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Military acquisition

US DoD Acquisition Process

Military acquisition is the bureaucratic management and procurement process dealing with a nation's investments in the technologies, programs, and product support necessary to achieve its national security strategy and support its armed forces. Its objective is to acquire products that satisfy specified needs and provide measurable improvement to mission capability at a fair and reasonable price.[1]


Military acquisition has a long history spanning from ancient times (e.g., blacksmithing, shipbuilding) to modern times.

Modern military acquisition is a complex blend of science, management, and engineering disciplines within the context of a nation's law and regulation framework to produce military material and technology. This complexity evolved from the increasing complexity of weapon systems starting in the 20th century. For example, the Manhattan Project involved more than 130,000 people at an estimated cost of nearly $24 billion in 2008 dollars.

In the twenty-first century, the trend has been for countries to cooperate in military procurement, due to the rising cost-per-unit of digital age military hardware such as ships and jets. For example, NORDEFCO (established 2009), a grouping of Nordic countries that cooperate in defence spending, the Defence and Security Co-operation Treaty, signed between the United Kingdom and France in 2010, and Joint Strike Fighter program, which selected the Lockheed Martin F-35 Lightning II in 2001, included the United States, the United Kingdom, Australia, Italy, Canada, the Netherlands, Norway, Denmark, Turkey, Israel and Japan.


In the European UnionEdit

EU member states' procurement of arms, munitions, war material and related works and services acquired for defence purposes and procurement of sensitive supplies, works and services required for security purposes are subject to EU Directive 2009/81/EC on Defence and Sensitive Security Procurement.[2] The purpose of the directive is to balance the need for transparency and openness in defence markets within the European Single Market with the need to protect individual countries’ security interests.[3]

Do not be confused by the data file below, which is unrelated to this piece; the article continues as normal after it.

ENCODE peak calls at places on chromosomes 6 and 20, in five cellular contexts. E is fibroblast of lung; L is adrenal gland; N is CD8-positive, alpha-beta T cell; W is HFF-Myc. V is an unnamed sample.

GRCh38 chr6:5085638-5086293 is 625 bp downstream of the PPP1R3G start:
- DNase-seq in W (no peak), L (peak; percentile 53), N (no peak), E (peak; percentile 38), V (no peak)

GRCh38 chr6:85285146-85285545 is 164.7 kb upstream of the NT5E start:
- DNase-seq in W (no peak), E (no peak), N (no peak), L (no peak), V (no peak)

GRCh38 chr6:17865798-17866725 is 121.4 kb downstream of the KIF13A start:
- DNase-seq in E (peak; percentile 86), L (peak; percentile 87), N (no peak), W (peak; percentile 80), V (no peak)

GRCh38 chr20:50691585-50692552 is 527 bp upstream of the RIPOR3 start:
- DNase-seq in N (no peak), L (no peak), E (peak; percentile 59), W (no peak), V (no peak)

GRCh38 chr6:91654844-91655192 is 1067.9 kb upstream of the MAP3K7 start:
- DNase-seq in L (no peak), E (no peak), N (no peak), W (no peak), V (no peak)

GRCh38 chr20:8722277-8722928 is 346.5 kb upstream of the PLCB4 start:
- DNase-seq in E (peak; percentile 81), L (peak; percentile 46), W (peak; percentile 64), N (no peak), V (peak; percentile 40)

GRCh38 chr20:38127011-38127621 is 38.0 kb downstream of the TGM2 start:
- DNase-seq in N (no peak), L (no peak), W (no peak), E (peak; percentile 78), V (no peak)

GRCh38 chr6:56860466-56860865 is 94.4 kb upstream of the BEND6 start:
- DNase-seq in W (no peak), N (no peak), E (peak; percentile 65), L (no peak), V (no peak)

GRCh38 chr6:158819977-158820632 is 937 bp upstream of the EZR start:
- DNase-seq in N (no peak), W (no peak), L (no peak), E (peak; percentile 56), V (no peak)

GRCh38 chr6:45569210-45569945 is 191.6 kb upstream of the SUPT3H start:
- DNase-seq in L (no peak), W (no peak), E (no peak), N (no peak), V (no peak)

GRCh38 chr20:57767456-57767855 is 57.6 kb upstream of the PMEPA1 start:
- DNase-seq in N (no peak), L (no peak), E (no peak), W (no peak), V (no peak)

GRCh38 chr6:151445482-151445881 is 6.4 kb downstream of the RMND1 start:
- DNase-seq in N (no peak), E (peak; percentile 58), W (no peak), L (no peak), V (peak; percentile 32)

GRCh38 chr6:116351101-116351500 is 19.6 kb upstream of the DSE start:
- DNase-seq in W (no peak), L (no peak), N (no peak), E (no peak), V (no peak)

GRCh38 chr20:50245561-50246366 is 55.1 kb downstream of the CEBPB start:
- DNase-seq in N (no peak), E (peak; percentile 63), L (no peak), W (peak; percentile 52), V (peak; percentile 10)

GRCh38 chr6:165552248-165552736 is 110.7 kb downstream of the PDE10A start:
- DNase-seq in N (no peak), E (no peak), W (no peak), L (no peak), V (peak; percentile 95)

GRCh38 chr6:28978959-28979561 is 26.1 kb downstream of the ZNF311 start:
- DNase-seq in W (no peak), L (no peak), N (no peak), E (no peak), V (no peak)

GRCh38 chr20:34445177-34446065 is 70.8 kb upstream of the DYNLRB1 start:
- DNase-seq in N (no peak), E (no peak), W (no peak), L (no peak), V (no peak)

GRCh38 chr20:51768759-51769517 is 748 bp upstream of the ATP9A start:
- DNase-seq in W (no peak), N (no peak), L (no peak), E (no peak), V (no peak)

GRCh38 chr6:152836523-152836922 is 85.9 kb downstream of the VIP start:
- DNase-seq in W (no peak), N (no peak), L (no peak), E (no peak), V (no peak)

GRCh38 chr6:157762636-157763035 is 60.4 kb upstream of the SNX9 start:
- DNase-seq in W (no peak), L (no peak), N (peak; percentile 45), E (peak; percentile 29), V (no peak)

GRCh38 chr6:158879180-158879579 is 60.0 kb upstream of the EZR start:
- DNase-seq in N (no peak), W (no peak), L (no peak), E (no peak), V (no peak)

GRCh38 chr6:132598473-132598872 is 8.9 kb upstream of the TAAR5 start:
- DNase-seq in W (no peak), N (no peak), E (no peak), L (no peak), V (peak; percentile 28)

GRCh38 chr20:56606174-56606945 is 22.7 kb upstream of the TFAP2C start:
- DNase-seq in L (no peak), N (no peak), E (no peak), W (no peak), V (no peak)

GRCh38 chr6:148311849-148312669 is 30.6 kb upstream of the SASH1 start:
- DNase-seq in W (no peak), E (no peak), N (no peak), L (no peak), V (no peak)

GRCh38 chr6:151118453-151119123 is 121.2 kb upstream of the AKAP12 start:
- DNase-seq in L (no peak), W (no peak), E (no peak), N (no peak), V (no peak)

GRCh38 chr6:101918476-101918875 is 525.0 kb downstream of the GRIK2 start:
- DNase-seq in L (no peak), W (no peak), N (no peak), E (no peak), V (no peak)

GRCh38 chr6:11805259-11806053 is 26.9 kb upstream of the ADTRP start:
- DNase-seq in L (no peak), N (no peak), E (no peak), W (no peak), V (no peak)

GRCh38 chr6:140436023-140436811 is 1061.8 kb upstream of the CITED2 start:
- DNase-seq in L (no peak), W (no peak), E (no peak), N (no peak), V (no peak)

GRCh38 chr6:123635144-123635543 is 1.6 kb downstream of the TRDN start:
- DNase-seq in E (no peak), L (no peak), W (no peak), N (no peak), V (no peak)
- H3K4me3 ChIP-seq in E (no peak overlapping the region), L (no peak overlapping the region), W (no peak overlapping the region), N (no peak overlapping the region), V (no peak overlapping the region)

In the United StatesEdit

The US Department of Defense has three principal decision-making support systems associated with military acquisition:[1][4]

  • Planning, Programming, Budgeting and Execution (PPBE) Process – Process for strategic planning, program development, and resource determination.
  • Joint Capabilities Integration and Development System – The systematic method established by the Joint Chiefs of Staff for assessing gaps in military joint warfighting capabilities and recommending solutions to resolve these gaps.
  • Defense Acquisition System [5][6] – The management process used to acquire weapon systems and automated information system.

Because of the size and scope of such a bureaucracy, the US Department of Defense instituted an extensive training program, known as the Defense Acquisition University.

See alsoEdit


  1. ^ a b Defense Acquisition Guidebook, US Department of Defense, Nov 2004
  2. ^ [Directive 2009/81/EC of the European Parliament and of the Council of 13 July 2009 service contracts by contracting authorities or entities in the fields of defence and security, and amending Directives 2004/17/EC and 2004/18/EC], accessed 9 June 2018
  3. ^ European Commission, Defence procurement, accessed 9 June 2018
  4. ^ "Integrated Defense Acquisition, Technology and Logistics Life Cycle Management System Chart", Defense Acquisition University, 28 Jan 2009 [1]
  5. ^ "The Defense Acquisition System", US DoD Directive Number 5000.1 (DoD D 5000.1), 12 May 2003 [2]
  6. ^ "Operation of the Defense Acquisition System", US DoD Instruction Number 5000.2 (DoD I 5000.1), 12 May 2003 "Archived copy" (PDF). Archived from the original (PDF) on 2010-10-10. Retrieved 2010-09-10.CS1 maint: archived copy as title (link)

External linksEdit